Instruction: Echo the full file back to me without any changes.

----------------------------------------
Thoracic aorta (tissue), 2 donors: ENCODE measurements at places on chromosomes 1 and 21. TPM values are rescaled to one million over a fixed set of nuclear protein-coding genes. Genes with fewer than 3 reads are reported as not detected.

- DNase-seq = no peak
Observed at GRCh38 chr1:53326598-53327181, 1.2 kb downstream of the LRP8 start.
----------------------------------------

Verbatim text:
Thoracic aorta (tissue), 2 donors: ENCODE measurements at places on chromosomes 1 and 21. TPM values are rescaled to one million over a fixed set of nuclear protein-coding genes. Genes with fewer than 3 reads are reported as not detected.

- DNase-seq = no peak
Observed at GRCh38 chr1:53326598-53327181, 1.2 kb downstream of the LRP8 start.